Alan Ayckbourn's 1979 sex comedy boasts a variety of riotously farcical situations, droll dialogue and hilarious, yet believable characters. However, like many of Ayckbourn's plays, at the piece's core, the underlying themes of heartbreak, midlife disappointment and greed suggest a much darker work teetering on a razor's edge of despair. Boorish, but wealthy bucket- manufacturing tycoon Roland (Marty Ryan, nicely smug) plots to purchase a rundown Victorian mansion to please his trophy bride, Elizabeth (the splendidly kittenlike Melanie Lora). But when Roland arrives home to find that Elizabeth has packed her bags and fled, he drinks himself into oblivion, forcing his nebbish lawyer, Tristam (Jonathan Runyan), to spend the night in the spooky house. Complications ensue when Elizabeth returns home, and, in the dark, mistakes a snoozing Tristam for her horny husband. The visual gimmick behind Ayckbourn's comedy is that, although the play is set on three floors of a mansion, all the action takes place on the same stage level, with the actors moving amongst each other, without connecting with each other. It's a gag that tires fairly quickly, and co-directors Allan Miller and Ron Sossi quite rightly underplay the wearisome gimmick in favor of emphasizing the play's more adroit character-driven comedy. A few cavils: The British dialects are haphazard, which inevitably causes some of the performers to bypass some layers of irony. Still, the ensemble work is mostly deft, with Hoff's bloated pig of a husband, Lora's selfish and flighty wife, and Runyan's innocent waif lawyer being wonderfully vivid, three-dimensional, and unexpectedly dark characterizations. Odyssey Theater, 2055 S. Sepulveda Blvd., West L.A.; Wed.-Sat., 8 p.m.; Sun., 7 p.m.; through March 22. (310) 477-2055.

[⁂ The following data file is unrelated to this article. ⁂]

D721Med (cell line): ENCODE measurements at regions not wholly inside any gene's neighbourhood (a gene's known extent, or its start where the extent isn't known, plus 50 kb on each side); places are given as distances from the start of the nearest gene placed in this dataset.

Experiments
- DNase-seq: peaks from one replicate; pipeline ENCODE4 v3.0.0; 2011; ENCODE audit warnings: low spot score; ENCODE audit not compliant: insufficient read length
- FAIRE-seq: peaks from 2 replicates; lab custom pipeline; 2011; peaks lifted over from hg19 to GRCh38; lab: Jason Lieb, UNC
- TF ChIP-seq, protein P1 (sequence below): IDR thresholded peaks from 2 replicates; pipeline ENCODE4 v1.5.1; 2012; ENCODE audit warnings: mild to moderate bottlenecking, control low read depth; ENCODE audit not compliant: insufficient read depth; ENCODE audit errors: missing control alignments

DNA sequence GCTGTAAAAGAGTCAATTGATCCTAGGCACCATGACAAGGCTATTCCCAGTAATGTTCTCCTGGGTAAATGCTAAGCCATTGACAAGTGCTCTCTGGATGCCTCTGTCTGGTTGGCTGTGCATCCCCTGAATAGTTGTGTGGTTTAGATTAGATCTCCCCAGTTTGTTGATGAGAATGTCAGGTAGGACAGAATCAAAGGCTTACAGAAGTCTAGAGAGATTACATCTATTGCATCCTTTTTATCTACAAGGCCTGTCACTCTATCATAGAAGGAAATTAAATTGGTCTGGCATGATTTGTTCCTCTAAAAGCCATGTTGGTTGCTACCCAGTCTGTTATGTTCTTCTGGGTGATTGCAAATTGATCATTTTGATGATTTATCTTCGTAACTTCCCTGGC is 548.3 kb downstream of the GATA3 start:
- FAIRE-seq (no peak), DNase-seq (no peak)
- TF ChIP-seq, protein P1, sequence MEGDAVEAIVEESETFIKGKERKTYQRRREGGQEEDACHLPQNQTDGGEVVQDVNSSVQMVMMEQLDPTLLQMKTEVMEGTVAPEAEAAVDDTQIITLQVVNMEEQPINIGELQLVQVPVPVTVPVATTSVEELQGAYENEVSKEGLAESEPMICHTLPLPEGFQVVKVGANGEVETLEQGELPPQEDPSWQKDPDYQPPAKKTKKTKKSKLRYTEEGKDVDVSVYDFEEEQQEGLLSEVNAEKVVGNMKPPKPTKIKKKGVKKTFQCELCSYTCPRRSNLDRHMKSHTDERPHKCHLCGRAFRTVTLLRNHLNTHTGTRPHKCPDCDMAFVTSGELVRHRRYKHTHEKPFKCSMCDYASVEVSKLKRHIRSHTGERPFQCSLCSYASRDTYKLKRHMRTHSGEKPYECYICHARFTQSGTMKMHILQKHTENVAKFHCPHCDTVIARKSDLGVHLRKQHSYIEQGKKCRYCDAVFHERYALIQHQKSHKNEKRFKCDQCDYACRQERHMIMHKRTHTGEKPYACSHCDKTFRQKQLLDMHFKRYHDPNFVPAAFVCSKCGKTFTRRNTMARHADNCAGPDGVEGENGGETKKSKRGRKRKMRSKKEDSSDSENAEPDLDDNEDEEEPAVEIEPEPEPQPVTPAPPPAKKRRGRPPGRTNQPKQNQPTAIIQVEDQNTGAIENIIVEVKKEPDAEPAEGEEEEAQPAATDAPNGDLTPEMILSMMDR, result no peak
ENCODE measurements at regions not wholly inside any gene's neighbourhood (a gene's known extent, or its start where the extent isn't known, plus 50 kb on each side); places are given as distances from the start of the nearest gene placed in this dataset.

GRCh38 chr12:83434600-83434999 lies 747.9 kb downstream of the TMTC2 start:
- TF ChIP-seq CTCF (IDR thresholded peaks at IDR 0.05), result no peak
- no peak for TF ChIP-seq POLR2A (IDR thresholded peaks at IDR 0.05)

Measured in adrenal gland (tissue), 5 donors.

Wednesdays-Saturdays, 8 p.m.; Sun., Jan. 25, 7 p.m.; Sundays, 2 p.m. Starts: Jan. 24. Continues through March 22, 2009